Fall Lecture Series “Art and the Church”

Art serves many purposes. In the late Medieval and Renaissance, the Church used art to beautifully illustrate prayer books, to adorn places of worship and signify status, and to strike against the Protestant Reformation.   

The Adult Christian Education Committee announces a series of three informal lectures-discussions on aspects on how art deepened spirituality, edified, pleased, and reflected power  during late Medieval times and the Reformation. Three highly noted art historians join us to discuss their specialties and perspectives. We meet via Zoom on Sunday mornings. The link is provided in advance for each session.

Sept. 27 at 9:45 a.m., Linda Wolk-Simon, The Role of Art in the Counter-Reformation
Most recently director and chief curator of Fairfield University Art Museum, and prior to that a long-time curator at the Metropolitan Museum of Art and the Morgan Library & Museum, Dr. Wolk-Simon curated the acclaimed exhibition “The Holy Name. Art of the Gesú: Bernini and His Age,” which charted the foundation narratives of the Society of Jesus (the Jesuits) and their mother church in Rome, the Gesù, through the presentation of major loans from the church and some 20 American public and private collections.  


She will show some images from her exhibition and explain how art played a role in the Counter-Reformation and the mission of the resurgent Church. Our lecturer has published several  articles in such journals as Apollo, the Burlington Magazine, and MASTER DRAWINGS, and has authored numerous essays exhibition catalogues, including  Art of the Gesù–“the most important book on the subject in any language,” according to renowned Jesuit scholar John O’Malley–of which she was the editor and principal author.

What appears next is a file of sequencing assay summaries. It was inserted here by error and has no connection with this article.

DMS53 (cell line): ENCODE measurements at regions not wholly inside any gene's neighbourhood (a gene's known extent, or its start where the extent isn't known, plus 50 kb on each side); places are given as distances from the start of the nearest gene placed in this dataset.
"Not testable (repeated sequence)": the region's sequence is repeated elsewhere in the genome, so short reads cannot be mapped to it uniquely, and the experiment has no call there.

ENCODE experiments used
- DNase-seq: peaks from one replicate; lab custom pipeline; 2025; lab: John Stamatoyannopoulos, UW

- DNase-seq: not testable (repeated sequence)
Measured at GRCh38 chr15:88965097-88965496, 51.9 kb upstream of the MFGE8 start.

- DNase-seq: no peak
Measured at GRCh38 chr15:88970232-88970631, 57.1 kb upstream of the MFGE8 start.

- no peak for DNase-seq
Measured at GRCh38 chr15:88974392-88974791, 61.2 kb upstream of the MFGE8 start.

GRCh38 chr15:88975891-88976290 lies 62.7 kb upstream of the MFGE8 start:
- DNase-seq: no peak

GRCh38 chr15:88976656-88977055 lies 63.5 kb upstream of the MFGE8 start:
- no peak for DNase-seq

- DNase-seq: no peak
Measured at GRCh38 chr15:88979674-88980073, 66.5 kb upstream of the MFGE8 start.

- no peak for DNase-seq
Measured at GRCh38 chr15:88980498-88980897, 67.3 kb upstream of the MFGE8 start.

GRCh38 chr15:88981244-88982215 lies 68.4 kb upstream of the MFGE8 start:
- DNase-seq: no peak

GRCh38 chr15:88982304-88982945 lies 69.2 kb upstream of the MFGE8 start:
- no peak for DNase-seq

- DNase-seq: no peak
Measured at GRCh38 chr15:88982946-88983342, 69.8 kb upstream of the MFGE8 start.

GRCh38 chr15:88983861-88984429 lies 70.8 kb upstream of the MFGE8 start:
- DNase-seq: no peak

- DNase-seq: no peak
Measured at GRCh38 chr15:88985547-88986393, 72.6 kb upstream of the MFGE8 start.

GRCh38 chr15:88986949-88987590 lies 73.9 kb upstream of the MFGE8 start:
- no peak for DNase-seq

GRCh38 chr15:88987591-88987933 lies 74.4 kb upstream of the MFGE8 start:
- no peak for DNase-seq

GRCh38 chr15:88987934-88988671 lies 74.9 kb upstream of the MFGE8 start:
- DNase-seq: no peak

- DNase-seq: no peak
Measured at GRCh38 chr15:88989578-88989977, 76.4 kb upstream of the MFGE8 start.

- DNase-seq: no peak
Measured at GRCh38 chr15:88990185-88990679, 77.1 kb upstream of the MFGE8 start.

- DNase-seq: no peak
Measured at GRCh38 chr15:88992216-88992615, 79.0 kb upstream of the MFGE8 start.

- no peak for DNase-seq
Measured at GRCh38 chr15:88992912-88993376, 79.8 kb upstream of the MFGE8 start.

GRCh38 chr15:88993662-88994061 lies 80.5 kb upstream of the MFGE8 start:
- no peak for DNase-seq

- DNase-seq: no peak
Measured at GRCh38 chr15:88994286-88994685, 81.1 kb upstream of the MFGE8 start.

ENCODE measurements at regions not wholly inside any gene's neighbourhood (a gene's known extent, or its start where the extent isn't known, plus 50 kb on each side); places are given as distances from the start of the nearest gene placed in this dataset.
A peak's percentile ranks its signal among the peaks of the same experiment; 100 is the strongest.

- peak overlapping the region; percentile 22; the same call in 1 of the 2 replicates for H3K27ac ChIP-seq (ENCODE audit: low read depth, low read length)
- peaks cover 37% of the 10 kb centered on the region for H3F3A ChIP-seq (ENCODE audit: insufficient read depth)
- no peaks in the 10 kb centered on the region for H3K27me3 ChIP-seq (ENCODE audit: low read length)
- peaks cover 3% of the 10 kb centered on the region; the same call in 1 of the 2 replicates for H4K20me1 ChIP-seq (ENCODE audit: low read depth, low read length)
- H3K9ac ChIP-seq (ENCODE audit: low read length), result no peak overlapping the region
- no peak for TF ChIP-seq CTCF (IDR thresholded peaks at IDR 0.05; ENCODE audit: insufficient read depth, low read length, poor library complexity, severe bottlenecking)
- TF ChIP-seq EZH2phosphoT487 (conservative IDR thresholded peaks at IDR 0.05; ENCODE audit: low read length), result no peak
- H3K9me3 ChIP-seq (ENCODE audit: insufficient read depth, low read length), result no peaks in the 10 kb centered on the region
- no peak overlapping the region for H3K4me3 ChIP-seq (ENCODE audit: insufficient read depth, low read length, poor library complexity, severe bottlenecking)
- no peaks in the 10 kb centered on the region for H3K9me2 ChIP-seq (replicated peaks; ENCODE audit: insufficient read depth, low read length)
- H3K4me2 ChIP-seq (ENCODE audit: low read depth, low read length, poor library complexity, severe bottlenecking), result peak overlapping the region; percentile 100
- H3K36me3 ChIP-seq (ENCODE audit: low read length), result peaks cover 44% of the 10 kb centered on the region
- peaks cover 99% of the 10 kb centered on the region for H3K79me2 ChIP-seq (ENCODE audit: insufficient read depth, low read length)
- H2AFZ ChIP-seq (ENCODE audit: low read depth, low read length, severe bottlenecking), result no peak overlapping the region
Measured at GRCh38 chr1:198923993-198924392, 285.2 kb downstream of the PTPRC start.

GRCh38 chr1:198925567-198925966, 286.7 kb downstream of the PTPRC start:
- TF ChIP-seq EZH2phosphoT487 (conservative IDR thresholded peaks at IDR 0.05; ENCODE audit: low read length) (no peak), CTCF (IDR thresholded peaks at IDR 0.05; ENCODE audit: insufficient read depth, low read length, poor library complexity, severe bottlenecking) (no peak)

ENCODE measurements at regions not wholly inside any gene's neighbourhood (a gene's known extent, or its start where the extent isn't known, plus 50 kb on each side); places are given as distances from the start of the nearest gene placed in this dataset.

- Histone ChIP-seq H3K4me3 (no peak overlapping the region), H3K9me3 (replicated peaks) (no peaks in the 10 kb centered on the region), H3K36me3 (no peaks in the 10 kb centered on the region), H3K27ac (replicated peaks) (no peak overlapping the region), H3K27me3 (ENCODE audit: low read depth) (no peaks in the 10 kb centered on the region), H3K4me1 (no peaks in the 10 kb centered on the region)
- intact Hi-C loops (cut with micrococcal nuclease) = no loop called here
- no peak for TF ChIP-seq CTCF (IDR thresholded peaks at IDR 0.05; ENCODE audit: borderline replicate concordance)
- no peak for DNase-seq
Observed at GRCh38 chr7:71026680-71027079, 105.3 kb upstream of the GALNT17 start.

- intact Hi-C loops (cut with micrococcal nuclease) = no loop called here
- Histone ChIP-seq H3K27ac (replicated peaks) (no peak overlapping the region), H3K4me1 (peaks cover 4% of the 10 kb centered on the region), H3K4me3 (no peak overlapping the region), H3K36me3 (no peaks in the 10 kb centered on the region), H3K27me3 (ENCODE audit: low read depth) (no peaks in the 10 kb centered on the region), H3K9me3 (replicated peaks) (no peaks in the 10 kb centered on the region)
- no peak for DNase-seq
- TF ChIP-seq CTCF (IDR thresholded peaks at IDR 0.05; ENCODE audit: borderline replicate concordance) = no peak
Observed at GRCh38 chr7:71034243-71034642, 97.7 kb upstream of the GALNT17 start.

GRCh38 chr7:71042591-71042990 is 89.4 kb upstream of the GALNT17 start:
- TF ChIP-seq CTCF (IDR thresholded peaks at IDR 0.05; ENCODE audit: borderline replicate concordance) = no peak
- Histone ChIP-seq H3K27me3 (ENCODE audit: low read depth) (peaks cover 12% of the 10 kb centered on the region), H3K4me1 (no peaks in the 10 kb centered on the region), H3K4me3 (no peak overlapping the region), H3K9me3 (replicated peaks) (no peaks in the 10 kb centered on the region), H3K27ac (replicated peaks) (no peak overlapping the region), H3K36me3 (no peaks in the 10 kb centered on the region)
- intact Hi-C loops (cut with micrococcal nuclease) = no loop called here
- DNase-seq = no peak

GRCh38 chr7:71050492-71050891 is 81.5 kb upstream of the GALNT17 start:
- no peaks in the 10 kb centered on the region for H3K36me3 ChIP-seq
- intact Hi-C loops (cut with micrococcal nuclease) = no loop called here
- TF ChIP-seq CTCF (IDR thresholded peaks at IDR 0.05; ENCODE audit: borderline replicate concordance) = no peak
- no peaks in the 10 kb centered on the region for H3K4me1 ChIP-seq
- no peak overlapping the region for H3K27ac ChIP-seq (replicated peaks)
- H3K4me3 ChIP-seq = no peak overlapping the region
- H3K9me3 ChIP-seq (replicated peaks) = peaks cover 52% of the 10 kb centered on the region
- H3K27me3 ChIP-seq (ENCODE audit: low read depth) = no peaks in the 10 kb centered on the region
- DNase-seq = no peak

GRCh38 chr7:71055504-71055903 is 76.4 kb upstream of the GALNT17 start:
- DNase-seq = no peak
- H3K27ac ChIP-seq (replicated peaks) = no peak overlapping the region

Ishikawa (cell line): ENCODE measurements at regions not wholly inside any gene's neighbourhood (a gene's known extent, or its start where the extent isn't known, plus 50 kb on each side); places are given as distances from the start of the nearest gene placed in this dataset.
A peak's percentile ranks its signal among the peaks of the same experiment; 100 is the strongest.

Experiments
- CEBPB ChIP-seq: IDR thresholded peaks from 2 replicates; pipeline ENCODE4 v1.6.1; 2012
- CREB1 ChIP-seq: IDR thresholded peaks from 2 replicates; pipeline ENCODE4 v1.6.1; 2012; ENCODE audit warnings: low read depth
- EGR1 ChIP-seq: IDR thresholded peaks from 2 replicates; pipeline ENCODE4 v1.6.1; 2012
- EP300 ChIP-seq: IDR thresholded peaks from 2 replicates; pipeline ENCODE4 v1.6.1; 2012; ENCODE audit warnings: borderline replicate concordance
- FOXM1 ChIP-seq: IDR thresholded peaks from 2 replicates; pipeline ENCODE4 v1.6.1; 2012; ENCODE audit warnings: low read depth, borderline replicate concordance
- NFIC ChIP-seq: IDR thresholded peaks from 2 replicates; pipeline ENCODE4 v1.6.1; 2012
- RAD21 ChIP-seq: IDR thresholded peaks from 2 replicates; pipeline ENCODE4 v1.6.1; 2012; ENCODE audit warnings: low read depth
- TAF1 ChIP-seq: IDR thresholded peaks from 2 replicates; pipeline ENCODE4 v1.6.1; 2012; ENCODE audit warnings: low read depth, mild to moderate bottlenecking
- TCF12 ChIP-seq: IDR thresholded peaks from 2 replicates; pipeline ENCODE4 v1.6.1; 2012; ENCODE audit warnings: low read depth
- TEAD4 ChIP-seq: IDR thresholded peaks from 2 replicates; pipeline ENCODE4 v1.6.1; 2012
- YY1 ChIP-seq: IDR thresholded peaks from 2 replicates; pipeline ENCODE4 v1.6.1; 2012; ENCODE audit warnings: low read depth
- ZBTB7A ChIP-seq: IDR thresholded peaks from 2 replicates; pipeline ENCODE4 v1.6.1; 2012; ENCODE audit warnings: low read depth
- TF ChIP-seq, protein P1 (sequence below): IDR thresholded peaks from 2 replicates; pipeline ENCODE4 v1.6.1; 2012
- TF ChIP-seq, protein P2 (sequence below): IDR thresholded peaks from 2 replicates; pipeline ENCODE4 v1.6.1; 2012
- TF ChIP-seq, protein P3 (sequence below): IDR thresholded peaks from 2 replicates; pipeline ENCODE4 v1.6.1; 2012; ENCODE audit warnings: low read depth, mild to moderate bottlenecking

Oct. 4 at 10 a.m., Roger S. Wieck, Medieval Bestseller:  The Book of Hours
During the late Middle Ages and early Renaissance — from 1250 to 1550 — more Books of Hours were written (and printed) than any other text.  They were more popular than the Bible.  Mr. Wieck explores this popularity, which lasted three hundred years, by discussing the genre’s traditional texts and customary (sometimes unusual) illustrations.  Used mainly by laymen and –women, Books of Hours ranged in quality from those handwritten by their owners and unilluminated, to copies written in gold and silver, adorned with scores of hand-painted miniatures, and used by the royals.

Roger S. Wieck is the Melvin R. Seiden Curator and Department Heads of Medieval and Renaissance Manuscripts at the Morgan Library & Museum. Mr. Wieck, a noted authority on Book of Hours, has curated two major exhibitions and written widely on the topic including The Hours of Henry VIII (Barcelona: Moleiro, 2016); a monograph on the Briçonnet Hours, to which he contributed two chapters, appears this fall.  



October 11, Columbus Weekend–no meeting  

October 18 at 10 a.m., Alexander Nagel, Raphael and the Transfiguration of Art
Professor of Fine Arts at New York University, and recently department chair, Dr. Nagel’s many scholarly contributions include The Controversy of Renaissance Art (University of Chicago Press, 2011).

He explores how a Europe-centered view of the world came to be. Nagel is expected to discuss the context of Renaissance art with its story-telling, naturalistic, and fresh perspectives and their impacts on the public then and from a current understanding.      

For more information about Faith Formation at The Brick Church, contact Jeff Shayne.